Revenues from building line the pockets of local governments, allowing them to functional at an optimum, and across the board they’ve suffered from the recession.
In some U.S. cities, they’ve gone so far as to shut out streetlights to save energy, in Penticton, there have been massive lay-offs.
Kelowna conditions have been tight, said city manager Ron Mattiussi, but not untenable.
“Last year when we did this economic update, the (newspaper) headline said ‘economic hangover’,” said Mattiussi. “This year I think it’s more like dinner time, and we’re getting ready for that first glass of wine, and we’re just not sure if we want it.”
That kind of tentative optimism can be attributed to series of stable local governments.
“Last year was the worst year of revenues that we have had for 10 years,” he said. “But the Kelowna advantage is we don’t rely on growth to pay for opportunities.”
Each year there was a surplus, the city diverted those funds to reserves, so they’d be ready if there was an opportunity to expand on the city’s infrastructure.
It’s also something they’ve been able to do with more ease than other cities as their overhead is lower.
Most cities dedicate close to 70 per cent of their revenues to internal wages, while it’s only 34 per cent locally.
“In the ’80s we decided to contract our work out, so when we need the lawn cut, it’s contracted out to the lowest bidder,” Mattiussi said. “We also just signed a four year deal with our employees, and it’s not outrageous.”
In terms of reducing other expenditures, he explained that Kelowna’s policing costs, although high, are offset by a heavy complement of bylaw officers who do tasks like traffic control.
While the way a bylaw officer helps reduce policing costs may not seem like the key to the economy’s success, Mattiussi explained that it really is.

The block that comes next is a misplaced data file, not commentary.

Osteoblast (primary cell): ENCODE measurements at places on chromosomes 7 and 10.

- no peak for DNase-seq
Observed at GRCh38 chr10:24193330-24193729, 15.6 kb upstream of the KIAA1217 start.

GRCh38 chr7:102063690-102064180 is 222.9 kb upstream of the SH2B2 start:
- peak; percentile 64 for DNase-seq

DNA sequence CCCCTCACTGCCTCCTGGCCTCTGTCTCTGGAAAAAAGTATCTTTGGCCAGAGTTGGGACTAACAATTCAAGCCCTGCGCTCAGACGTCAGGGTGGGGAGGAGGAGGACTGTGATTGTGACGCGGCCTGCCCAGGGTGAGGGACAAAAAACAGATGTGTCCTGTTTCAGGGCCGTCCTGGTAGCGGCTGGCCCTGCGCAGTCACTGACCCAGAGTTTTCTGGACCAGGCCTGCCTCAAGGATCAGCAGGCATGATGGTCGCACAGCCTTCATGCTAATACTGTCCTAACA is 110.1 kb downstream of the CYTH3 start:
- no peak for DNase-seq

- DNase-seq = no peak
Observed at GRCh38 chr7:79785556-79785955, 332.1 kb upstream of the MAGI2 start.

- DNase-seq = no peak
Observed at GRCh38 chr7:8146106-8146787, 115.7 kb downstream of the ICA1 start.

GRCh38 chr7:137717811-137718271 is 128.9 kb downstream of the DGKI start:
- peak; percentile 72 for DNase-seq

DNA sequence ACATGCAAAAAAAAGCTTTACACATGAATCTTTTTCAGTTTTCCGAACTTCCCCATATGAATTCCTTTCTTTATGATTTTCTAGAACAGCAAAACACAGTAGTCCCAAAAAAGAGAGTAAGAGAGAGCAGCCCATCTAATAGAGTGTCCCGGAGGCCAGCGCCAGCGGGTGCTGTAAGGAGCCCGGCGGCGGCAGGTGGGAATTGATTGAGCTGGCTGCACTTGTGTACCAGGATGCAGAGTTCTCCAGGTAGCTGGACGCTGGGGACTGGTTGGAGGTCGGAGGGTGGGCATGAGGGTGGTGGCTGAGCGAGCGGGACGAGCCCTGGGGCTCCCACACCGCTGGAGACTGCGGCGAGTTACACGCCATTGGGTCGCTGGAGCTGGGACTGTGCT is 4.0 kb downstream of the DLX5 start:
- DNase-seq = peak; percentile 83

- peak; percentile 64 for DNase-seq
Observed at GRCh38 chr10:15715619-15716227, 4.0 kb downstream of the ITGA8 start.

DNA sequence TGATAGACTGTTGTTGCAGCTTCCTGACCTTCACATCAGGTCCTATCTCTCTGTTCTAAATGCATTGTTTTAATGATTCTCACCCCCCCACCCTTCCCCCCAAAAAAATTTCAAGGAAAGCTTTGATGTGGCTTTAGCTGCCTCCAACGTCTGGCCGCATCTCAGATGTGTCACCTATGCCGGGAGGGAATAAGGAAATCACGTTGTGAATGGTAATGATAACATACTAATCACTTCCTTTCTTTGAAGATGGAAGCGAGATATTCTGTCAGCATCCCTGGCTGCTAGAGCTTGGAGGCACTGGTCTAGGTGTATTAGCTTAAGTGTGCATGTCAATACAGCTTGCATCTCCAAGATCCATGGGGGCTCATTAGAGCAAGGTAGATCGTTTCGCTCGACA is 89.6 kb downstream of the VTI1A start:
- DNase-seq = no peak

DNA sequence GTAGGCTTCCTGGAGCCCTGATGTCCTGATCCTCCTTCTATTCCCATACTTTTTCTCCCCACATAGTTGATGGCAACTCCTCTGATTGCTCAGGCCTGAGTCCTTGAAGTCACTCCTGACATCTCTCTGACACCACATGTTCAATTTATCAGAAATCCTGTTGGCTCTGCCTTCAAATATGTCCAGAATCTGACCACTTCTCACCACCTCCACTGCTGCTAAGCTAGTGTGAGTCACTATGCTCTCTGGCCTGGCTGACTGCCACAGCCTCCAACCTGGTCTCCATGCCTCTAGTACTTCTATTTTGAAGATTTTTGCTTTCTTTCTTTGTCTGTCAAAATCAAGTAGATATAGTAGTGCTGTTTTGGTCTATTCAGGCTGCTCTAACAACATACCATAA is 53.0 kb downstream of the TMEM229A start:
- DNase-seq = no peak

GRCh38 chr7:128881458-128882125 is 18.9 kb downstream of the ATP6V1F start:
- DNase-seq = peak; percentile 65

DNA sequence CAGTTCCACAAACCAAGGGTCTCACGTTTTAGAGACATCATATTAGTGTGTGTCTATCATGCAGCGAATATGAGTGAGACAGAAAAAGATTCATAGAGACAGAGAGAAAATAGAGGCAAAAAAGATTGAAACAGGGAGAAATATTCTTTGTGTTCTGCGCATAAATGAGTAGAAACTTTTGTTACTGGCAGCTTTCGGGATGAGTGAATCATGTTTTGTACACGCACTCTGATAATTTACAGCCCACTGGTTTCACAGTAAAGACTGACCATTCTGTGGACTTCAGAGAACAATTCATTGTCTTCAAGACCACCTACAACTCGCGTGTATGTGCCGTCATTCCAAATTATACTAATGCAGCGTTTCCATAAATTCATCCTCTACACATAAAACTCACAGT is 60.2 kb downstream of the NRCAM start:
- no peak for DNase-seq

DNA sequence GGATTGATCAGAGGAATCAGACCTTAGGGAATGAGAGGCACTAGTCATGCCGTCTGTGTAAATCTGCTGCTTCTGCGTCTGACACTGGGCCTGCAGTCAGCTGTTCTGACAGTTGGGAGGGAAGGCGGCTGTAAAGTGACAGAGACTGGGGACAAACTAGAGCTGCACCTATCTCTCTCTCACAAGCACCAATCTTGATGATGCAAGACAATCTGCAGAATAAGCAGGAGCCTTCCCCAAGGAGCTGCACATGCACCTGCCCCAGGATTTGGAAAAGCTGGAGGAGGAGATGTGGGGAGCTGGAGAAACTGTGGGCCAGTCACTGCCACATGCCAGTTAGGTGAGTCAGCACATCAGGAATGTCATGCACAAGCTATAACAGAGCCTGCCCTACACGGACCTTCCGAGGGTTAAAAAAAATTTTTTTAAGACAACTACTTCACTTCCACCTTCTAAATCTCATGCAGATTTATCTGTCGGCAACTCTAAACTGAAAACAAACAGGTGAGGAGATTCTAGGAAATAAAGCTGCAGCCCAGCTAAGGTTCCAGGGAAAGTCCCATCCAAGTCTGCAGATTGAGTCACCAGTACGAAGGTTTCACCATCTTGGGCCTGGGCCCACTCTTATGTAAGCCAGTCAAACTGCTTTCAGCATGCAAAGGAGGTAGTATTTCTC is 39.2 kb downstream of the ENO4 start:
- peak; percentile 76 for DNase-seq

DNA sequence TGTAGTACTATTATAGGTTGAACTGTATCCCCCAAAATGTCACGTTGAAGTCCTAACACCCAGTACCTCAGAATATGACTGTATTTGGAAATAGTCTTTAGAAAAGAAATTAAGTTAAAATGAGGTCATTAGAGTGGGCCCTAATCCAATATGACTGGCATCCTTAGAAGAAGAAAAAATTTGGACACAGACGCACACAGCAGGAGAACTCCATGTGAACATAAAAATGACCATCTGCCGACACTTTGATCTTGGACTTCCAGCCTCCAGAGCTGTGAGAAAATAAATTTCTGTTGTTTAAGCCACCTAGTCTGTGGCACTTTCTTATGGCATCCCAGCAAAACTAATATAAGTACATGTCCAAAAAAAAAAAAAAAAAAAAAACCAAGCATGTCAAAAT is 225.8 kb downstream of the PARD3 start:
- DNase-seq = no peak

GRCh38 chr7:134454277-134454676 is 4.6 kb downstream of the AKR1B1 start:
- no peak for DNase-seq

“The city builds the chassis for business to expand on,” he said.
That activity, he said, is bound to come back soon.
“I always say, as long as there’s someone in Calgary with a dollar in their pocket, there’s someone who wants to live in Kelowna,” he said.
Where we have to go
Albertans, it appears, are the not-so-secret ingredient for economic stability in the Valley.
At a recent Urban Development Institute meeting, president Randy Shire pointed out that their cautious spending habits are the reason why the local housing market hasn’t bounced back in the same way Vancouver’s has.
“They’re our Chinese,” he quipped, referring to the fact that Asian investors have been viewed as the that real estate market’s saviour. Of note, a recent report by Central 1, projected Vancouver’s median real estate value is expected to rise by seven per cent, while the Okanagan’s will atrophy another six per cent this year.
But, there are a few things that could change things around. Somewhat morbidly, Fine said global strife may actually help. Libya’s struggles have already pushed up prices at the pump, and as the value of oil continues to climb, so will profits for our most valuable asset.
“The outlook for later this year is positive, even through there’s a lull at the moment,” he said. “But there is one key word to recovery, and that’s Alberta.”